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Base Volunteers Help Make Space Day a Success

Capt. Valerie Avila, GPS Wing, talks to students at Manhattan Beach Middle School about preparing for aeronautical careers during the school’s Space Day, June 12. Nearly ten LAAFB volunteers spoke to students about satellites, rockets and Air Force careers, and moderated a game of “Astro-Jeopardy” while teaching students about space.

Capt. Valerie Avila, GPS Wing, talks to students at Manhattan Beach Middle School about preparing for aeronautical careers during the school’s Space Day, June 12. Nearly ten LAAFB volunteers spoke to students about satellites, rockets and Air Force careers, and moderated a game of “Astro-Jeopardy” while teaching students about space.

Students at the Manhattan Beach Middle School witness a demonstration of how immersing objects in liquid nitrogen changes them during the school’s Space Day, June 12. Nearly ten LAAFB volunteers spoke to students about satellites, rockets and Air Force careers, and moderated a game of “Astro-Jeopardy” while teaching students about space.

Students at the Manhattan Beach Middle School witness a demonstration of how immersing objects in liquid nitrogen changes them during the school’s Space Day, June 12. Nearly ten LAAFB volunteers spoke to students about satellites, rockets and Air Force careers, and moderated a game of “Astro-Jeopardy” while teaching students about space.

Los Angeles Air Force Base -- Space might be the final frontier but thanks to volunteers from industry, academia and Los Angeles Air Force Base, students at Manhattan Beach Middle School are now on their way to exploring space. 

Approximately 10 volunteers from the base spoke to students about satellites, rockets and Air Force aerospace careers, and even hosted a game of "Astro-Jeopardy" at the school's Space Day, June 12.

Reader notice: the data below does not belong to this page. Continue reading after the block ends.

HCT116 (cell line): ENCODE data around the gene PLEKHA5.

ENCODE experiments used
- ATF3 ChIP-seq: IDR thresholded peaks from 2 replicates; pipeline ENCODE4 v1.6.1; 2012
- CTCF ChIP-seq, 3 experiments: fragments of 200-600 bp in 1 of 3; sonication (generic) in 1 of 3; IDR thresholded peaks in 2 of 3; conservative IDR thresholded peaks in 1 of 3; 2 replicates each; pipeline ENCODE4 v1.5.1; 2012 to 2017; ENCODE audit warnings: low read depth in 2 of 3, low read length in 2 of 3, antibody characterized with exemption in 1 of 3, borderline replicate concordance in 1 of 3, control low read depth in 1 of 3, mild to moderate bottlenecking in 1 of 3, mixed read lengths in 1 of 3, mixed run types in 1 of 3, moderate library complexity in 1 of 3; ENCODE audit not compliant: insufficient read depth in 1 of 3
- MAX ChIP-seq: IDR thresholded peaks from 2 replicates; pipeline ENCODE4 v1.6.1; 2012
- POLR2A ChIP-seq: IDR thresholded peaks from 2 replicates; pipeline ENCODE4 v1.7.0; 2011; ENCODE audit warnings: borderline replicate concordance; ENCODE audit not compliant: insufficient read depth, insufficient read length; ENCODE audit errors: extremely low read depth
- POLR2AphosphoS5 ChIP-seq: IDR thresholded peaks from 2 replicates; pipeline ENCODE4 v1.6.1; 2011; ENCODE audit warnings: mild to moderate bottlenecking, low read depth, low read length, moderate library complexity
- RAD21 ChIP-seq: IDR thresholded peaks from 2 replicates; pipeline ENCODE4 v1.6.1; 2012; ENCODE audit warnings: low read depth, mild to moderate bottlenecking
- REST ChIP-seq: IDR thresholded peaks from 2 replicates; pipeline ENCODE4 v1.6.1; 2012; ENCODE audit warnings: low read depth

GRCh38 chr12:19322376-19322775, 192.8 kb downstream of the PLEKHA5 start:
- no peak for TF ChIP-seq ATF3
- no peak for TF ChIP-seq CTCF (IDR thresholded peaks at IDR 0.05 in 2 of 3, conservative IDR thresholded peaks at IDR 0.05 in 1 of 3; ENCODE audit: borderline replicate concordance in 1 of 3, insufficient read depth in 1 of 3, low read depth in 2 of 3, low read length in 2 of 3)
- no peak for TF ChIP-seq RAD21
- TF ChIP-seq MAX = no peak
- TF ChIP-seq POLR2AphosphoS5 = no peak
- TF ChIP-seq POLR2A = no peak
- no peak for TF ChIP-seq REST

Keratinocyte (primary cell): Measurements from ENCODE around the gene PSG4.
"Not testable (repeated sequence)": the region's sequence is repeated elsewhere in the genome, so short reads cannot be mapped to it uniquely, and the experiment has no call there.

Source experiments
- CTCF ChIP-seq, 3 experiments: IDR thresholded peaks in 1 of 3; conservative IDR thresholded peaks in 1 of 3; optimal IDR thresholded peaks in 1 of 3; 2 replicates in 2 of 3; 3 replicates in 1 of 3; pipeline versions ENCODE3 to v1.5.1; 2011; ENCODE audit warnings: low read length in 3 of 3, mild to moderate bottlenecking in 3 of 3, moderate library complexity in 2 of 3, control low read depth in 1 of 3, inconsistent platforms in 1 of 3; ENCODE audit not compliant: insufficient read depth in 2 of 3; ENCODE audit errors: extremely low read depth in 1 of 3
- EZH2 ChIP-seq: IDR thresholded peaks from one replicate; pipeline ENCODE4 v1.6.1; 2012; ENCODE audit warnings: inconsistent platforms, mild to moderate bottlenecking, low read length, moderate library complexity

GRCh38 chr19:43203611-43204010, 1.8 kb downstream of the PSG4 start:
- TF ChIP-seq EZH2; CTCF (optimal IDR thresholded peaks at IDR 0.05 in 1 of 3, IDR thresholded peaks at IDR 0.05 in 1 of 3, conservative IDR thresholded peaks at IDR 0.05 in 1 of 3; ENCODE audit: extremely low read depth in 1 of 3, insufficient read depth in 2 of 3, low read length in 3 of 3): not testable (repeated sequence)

It's all about bringing the space experience to kids, said Ivor Dawson from the Traveling Space Museum who aims to make school "the coolest place on earth." 

"You can hand a student a book or let them see a movie, or you can give them hands on experience," he said. 

Students were able to get behind the controls of a flight simulator and the BD-5J - the world's smallest jet. The jet was flown by a stunt pilot in the James Bond film, "Octopussy." 

Additionally, students launched bottle rockets, viewed demonstrations and heard about satellite, rockets and aerospace careers from government and industry speakers. Some of the displays included a space lab module, how birds and aircraft fly, the effects liquid nitrogen had on various objects and a space toilet. 

Capt. Valerie Avila, Global Positioning Systems Wing, spoke to groups of students about what she did to prepare for her career - emphasizing the importance of school.
When asked about her experience participating in the event she said it was great and she got a lot out of it. The students got something out of it too. 

Dawson said it's great to see the effects events like Space Day have on students. Many former students have been inspired to go to college or the Air Force Academy and eventually get a job in the aerospace industry. 

The local American Institute of Aeronautics and Astronautics (AIAA) chapter organized this year's  Manhattan Beach Middle School Space Day.